On Sunday, November 21, the Iowa State Patrol Tweeted:

This 17-year-old driver was stopped driving 120 MPH on US Hwy 30 in Linn County. The driver was not only driving at a high rate of speed but also had 2 minor passengers in the vehicle with them - the youngest being only 9-years-old.

Officials did not release information on what charges the driver faces.

Fortunately, it appears that no one was injured. But that hasn't been the case for 2021 on Iowa roadways. In an article that was shared yesterday, Iowa law officers and safety officials will not meet their goal of holding traffic deaths below 300 this year. As of Monday morning, that number is at 312.

Iowa has not experienced fewer than 300 roadway fatalities in a year since 1925 and speeding continues to be a major issue. Data show citations for traveling more than 25 mph over the speed limit are up 36% over the five-year average. In addition, drivers ticketed for traveling more than 100 mph are also increasing at an alarming rate, up 32 percent over the five-year average, according to DPS Iowa.

 

November is not a good time to be speeding in Iowa.  According to State Farm’s annual study, the risk of a driver hitting a deer in Iowa is 1 in 59, the tenth highest in the nation.  In 2020, there was an estimated 445,000 deer within the boundaries of the Hawkeye State.

In 2020, Iowans were involved in 7,276 crashes with animals on roadways, resulting in four fatalities and 25 major injuries.

According to Consumer Reports,  Insurance claims for collisions with animals rise significantly in the fall when deer are mating, with November having the highest claim frequency.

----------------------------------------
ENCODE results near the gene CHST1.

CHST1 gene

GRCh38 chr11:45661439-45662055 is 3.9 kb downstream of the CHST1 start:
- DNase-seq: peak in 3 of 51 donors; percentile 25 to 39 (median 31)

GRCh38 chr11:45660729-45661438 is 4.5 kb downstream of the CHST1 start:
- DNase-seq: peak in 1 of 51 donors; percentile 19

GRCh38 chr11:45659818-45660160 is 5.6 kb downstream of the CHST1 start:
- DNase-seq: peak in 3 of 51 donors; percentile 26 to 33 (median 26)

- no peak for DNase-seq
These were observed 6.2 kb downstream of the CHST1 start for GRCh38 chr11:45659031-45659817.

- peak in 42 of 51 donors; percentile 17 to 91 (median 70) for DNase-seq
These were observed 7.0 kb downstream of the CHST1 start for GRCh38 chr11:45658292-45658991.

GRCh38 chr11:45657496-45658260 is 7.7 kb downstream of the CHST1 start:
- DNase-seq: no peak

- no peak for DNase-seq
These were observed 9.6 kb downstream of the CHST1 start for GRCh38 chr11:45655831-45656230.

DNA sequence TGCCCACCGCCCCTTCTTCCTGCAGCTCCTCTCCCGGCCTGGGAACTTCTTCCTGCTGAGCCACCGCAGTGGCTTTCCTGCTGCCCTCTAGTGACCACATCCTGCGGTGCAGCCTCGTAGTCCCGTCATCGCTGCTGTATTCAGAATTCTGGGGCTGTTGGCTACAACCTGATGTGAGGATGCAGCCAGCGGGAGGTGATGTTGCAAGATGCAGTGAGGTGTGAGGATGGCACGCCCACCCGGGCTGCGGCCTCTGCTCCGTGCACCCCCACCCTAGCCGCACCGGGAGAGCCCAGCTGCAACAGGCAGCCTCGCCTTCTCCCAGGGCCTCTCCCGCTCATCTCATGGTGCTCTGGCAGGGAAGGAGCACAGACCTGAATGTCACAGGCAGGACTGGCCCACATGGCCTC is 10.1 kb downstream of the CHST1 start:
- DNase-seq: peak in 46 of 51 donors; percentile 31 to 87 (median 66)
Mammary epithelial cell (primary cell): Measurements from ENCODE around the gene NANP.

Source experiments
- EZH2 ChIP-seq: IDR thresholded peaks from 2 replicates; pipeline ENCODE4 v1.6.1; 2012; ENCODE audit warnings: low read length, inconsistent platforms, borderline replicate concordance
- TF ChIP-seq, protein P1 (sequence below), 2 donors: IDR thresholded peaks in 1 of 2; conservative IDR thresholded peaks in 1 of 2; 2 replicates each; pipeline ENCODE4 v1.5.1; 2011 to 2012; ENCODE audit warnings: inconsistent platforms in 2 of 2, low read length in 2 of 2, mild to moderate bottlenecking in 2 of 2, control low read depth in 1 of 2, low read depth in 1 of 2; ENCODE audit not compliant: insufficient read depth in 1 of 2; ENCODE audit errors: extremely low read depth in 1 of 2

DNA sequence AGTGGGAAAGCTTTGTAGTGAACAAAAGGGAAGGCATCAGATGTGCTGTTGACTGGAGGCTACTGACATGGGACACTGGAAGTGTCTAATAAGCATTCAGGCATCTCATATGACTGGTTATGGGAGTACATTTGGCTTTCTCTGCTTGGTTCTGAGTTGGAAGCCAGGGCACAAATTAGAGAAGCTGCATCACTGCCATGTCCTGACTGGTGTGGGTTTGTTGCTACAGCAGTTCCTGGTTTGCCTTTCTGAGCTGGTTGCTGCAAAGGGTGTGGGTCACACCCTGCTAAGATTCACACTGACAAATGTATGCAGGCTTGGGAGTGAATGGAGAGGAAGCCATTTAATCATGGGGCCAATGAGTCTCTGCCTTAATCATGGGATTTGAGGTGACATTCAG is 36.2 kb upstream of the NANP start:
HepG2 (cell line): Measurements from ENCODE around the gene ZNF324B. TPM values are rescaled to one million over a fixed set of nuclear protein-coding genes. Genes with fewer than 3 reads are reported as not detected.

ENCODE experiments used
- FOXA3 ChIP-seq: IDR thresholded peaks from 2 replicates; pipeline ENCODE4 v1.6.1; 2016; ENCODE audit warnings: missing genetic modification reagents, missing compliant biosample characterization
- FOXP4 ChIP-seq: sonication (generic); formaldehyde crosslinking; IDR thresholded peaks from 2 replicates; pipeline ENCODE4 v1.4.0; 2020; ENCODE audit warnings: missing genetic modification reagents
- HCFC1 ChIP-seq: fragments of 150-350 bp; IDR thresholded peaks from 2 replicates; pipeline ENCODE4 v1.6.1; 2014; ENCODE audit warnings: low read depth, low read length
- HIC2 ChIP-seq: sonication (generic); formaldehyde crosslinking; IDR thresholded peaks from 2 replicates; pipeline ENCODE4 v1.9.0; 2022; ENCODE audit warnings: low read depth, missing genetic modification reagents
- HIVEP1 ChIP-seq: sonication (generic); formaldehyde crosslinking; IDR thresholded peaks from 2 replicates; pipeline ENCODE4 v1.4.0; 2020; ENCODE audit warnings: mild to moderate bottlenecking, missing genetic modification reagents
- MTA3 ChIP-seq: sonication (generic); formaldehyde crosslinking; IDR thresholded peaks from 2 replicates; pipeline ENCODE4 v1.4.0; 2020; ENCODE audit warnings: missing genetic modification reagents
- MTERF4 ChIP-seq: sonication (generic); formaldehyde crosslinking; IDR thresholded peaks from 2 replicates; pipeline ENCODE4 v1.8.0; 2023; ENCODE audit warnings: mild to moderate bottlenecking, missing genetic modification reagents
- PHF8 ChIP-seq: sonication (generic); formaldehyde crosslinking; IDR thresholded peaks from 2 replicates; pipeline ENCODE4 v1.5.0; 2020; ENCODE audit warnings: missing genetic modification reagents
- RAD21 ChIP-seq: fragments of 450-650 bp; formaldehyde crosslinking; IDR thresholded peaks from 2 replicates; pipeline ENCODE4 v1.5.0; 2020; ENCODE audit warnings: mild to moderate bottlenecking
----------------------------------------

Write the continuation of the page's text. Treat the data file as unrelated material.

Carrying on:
LOOK: Here are the 25 best places to live in Iowa

Stacker compiled a list of the best places to live in Iowa using data from Niche. Niche ranks places to live based on a variety of factors including cost of living, schools, health care, recreation, and weather. Cities, suburbs, and towns were included. Listings and images are from realtor.com.

On the list, there's a robust mix of offerings from great schools and nightlife to high walkability and public parks. Some areas have enjoyed rapid growth thanks to new businesses moving to the area, while others offer glimpses into area history with well-preserved architecture and museums. Keep reading to see if your hometown made the list.

LOOK: Here are the pets banned in each state

Because the regulation of exotic animals is left to states, some organizations, including The Humane Society of the United States, advocate for federal, standardized legislation that would ban owning large cats, bears, primates, and large poisonous snakes as pets.

Read on to see which pets are banned in your home state, as well as across the nation.